Chips will remain in short supply next year, and some component lead times will stretch into 2023.
Deloitte today released its Technology, Media & Telecommunications (TMT) 2022 Predictions report, which highlights how worldwide trends in TMT may affect businesses and consumers worldwide. The report underscores how many of these trends are being driven by the global pandemic’s economic and societal shifts, resulting in an increasingly connected and multi-device world, fueling the world’s need for more chips, growth in connectivity, and entertainment options.
“The pandemic increased the need to maintain connections, improve productivity and experience entertainment, with accelerated adoption from both consumers and businesses alike,” said Kevin Westcott, vice chair, Deloitte LLP, U.S. TMT and global Telecommunications, Media and Entertainment (TME) practice leader. “In 2022, we foresee these behaviors continuing to grow, but amid a backdrop of challenges. Supply chain woes, increasing regulatory issues and changing media habits will be at the forefront of business leaders’ minds as these challenges impact their ability to meet market demands.”
Surge in chip demand but supply crunch continues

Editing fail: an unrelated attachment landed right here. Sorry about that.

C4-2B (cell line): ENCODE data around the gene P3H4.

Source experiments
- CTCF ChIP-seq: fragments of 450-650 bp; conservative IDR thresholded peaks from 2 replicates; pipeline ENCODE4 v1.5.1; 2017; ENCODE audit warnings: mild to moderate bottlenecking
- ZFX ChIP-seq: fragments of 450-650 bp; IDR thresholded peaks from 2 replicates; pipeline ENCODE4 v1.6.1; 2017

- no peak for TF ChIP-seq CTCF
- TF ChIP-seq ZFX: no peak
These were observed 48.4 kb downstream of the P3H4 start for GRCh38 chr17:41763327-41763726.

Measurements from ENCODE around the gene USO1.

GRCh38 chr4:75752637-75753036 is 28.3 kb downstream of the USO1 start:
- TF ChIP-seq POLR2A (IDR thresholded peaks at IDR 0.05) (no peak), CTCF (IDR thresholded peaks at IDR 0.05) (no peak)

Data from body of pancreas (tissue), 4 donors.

Deloitte predicts that many types of chips will still be in short supply during 2022, but it will be less severe than it was for most of 2021, and it will not affect all chips. The continuation of the chip shortage and its staying power boils down to a significant surge in demand, driven by digital transformation and accelerated by the pandemic.
Unsurprisingly, venture capital investment in semiconductors is taking off to fill that demand for new kinds of chips. Deloitte predicts that venture capital (VC) firms globally will invest more than US$6 billion in semiconductor startup companies in 2022. That may only be 2% of the US$300 billion-plus of overall VC investment expected for 2022, but it’s more than three times larger than it was every year between 2000 and 2016.
Wi-Fi 6 outselling 5G devices
Many countries have adopted 5G over the past two years, but Wi-Fi 6 devices are now quietly outselling 5G devices by a large margin and will likely continue to do so for the next few years. Deloitte predicts that more Wi-Fi 6 devices will ship in 2022 than 5G devices, to the tune of at least 2.5 billion Wi-Fi 6 devices versus roughly 1.5 billion 5G devices. The reason: Wi-Fi 6, just as much as 5G, has a significant role to play in the future of wireless connectivity—not just for consumers, but also for the enterprise.